Astrology, which was considered to be a serious science over the course of many generations, was highly developed in Babylonia. Nevertheless, the Talmud discusses astrology relatively infrequently and when it does, the discussion is on the level of folklore, lacking development or complexity. This is apparently because most of the Sages maintained that the constellations do not control the Jewish people. Some of the qualities ascribed here to various astrological signs are related to the visible qualities of the stars themselves, like the qualities attributed to the sun and the moon. Those born under the sign of Venus are ascribed certain qualities because the luminaries were hung on that day. This may be explained because the conclusion of Shabbat is the time associated with Venus, and it is also the time when, according to the Rabbis, fire was discovered by people. Mercury is described as the sun’s scribe because even the early astrologers were aware that it was the closest planet to the sun. Saturn is generally regarded as a sign related to misfortune, even though it is ascribed a different meaning here. Jupiter is considered a sign of fortune and righteousness. Mars was considered to be a sign of war and murder, because of its red color and because of its association with the Roman god Mars.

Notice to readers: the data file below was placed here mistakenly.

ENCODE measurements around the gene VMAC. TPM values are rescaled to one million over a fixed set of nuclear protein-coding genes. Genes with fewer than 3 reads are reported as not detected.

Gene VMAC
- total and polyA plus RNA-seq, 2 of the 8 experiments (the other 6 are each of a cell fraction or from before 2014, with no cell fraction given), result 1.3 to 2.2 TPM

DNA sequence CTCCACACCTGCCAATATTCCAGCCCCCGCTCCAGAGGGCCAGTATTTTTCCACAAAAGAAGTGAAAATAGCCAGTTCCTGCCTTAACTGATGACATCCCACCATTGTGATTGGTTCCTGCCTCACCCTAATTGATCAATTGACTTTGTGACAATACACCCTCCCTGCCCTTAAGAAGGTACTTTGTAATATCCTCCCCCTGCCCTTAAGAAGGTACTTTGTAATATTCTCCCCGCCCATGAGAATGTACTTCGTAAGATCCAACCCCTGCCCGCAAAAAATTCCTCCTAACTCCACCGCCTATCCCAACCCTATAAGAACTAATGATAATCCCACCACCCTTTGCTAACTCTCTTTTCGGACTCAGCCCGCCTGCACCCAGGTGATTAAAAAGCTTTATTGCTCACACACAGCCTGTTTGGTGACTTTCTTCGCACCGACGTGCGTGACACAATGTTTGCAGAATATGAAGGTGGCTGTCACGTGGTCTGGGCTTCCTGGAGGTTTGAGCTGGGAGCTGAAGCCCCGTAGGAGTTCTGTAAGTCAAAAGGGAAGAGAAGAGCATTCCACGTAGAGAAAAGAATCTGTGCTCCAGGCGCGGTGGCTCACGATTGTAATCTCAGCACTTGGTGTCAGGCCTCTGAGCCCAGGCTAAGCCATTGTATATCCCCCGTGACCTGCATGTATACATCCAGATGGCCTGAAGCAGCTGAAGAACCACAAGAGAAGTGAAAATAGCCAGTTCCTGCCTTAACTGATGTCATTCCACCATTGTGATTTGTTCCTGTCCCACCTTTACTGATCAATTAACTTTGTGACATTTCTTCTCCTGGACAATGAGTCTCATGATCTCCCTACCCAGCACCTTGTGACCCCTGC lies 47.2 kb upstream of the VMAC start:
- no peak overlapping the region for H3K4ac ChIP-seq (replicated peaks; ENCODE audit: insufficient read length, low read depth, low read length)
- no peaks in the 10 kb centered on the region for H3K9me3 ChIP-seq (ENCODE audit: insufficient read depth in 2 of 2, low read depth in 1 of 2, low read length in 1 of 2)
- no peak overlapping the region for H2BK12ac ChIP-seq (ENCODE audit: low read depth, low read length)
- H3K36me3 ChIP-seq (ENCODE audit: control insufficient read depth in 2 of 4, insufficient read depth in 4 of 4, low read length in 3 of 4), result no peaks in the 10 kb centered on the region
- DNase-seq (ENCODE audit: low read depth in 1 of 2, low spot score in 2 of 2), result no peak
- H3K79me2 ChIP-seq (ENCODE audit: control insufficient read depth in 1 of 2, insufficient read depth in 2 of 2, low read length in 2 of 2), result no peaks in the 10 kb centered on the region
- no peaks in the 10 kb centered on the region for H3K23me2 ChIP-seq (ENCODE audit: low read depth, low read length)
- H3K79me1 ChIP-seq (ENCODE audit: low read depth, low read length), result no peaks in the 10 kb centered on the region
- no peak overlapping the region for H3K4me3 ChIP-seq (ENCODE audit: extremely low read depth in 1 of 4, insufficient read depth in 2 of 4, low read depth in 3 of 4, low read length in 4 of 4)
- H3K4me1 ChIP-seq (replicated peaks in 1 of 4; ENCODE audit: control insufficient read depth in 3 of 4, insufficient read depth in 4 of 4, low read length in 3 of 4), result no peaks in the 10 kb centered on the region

Do the stars truly affect us?
The Gemara relates:
It was stated that Rabbi Ḥanina says: A constellation makes one wise and a constellation makes one wealthy, and there is a constellation for the Jewish people that influences them. Rabbi Yoḥanan said: There is no constellation for the Jewish people that influences them. The Jewish people are not subject to the influence of astrology. And Rabbi Yoḥanan follows his own reasoning, as Rabbi Yoḥanan said: From where is it derived that there is no constellation for the Jewish people? As it is stated: “Thus said the Lord: Learn not the way of the nations, and be not dismayed at the signs of heaven; for the nations are dismayed at them” (Yirmiyahu 10:2). The nations will be dismayed by them, but not the Jewish people.
Many commentaries discussed Rabbi Ḥanina’s opinion and concluded that he does not mean to say that everything is determined by one’s constellation. He himself stated: Everything is in the hands of Heaven, except for fear of Heaven; i.e., the choice between good and evil remains in the purview of human beings.